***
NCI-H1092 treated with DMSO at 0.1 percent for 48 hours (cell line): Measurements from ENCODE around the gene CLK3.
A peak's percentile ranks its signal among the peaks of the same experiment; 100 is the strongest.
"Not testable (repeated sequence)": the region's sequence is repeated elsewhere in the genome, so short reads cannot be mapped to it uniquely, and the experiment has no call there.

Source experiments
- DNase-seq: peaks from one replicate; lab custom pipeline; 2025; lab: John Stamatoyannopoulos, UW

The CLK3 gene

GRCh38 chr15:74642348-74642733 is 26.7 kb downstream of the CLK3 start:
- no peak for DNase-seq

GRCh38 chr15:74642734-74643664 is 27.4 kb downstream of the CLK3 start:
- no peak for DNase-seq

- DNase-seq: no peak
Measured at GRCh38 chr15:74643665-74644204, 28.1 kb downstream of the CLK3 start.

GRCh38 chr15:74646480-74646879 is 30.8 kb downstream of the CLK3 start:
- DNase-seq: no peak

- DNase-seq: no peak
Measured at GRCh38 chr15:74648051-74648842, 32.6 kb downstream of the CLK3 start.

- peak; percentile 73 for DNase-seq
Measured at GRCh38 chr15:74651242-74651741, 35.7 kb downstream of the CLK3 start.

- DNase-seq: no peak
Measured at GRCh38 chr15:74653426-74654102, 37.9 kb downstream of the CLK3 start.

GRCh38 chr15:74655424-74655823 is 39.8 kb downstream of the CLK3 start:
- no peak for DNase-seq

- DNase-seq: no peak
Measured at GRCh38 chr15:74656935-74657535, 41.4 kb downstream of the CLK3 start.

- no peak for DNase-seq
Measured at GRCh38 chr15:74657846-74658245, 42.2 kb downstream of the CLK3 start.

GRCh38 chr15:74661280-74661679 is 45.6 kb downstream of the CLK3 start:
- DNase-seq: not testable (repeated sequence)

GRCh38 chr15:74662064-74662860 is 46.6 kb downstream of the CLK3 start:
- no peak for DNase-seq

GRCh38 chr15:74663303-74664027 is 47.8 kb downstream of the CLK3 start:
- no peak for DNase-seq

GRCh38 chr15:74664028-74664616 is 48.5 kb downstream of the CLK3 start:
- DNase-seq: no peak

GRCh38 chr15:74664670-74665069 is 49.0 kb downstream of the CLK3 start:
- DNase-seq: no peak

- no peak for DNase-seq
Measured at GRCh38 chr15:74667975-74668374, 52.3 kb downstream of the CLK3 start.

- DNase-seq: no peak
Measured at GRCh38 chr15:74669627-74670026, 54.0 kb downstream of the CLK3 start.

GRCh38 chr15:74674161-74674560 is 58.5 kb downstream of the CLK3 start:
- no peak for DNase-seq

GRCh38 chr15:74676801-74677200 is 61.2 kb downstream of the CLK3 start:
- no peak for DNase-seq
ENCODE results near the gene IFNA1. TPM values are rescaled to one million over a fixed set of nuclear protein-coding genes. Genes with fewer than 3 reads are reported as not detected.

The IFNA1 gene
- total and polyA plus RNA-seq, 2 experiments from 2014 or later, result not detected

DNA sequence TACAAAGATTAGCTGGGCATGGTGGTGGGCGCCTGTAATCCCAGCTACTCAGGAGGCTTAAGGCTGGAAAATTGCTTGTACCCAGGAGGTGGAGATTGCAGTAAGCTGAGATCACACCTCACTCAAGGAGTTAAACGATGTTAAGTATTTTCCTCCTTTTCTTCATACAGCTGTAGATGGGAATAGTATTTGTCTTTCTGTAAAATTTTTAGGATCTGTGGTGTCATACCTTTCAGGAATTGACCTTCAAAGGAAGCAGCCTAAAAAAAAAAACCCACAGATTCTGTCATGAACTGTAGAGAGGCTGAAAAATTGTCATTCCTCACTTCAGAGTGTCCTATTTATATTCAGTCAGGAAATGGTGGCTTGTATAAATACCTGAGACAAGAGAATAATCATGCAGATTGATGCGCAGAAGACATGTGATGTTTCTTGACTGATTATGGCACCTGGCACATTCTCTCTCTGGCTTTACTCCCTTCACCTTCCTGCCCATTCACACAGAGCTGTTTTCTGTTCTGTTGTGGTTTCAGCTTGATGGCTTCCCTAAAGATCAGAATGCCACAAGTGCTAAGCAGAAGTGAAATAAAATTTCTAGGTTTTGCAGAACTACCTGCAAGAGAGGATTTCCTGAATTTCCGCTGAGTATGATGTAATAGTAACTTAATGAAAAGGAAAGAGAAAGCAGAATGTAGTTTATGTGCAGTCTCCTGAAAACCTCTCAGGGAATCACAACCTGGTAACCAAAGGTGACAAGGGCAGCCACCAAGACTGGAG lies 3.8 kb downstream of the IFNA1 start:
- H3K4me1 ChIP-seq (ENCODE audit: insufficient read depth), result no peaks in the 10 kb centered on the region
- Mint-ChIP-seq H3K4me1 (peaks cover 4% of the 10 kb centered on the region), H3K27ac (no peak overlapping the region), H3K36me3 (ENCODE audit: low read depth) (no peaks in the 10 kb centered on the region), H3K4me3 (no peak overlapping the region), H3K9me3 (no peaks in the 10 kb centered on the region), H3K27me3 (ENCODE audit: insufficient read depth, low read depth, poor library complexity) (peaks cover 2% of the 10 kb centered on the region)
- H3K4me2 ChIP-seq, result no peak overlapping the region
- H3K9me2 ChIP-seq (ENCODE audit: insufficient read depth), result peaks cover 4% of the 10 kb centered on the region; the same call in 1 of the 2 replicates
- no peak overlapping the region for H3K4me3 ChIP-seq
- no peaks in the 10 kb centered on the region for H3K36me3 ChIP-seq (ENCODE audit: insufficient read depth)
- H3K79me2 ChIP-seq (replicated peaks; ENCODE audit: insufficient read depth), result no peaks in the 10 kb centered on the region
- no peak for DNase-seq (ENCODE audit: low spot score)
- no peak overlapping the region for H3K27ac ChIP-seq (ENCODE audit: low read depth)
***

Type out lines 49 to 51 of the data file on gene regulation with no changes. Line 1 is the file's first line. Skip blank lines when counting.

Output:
- H3K4me1 ChIP-seq (ENCODE audit: insufficient read depth), result no peaks in the 10 kb centered on the region
- Mint-ChIP-seq H3K4me1 (peaks cover 4% of the 10 kb centered on the region), H3K27ac (no peak overlapping the region), H3K36me3 (ENCODE audit: low read depth) (no peaks in the 10 kb centered on the region), H3K4me3 (no peak overlapping the region), H3K9me3 (no peaks in the 10 kb centered on the region), H3K27me3 (ENCODE audit: insufficient read depth, low read depth, poor library complexity) (peaks cover 2% of the 10 kb centered on the region)
- H3K4me2 ChIP-seq, result no peak overlapping the region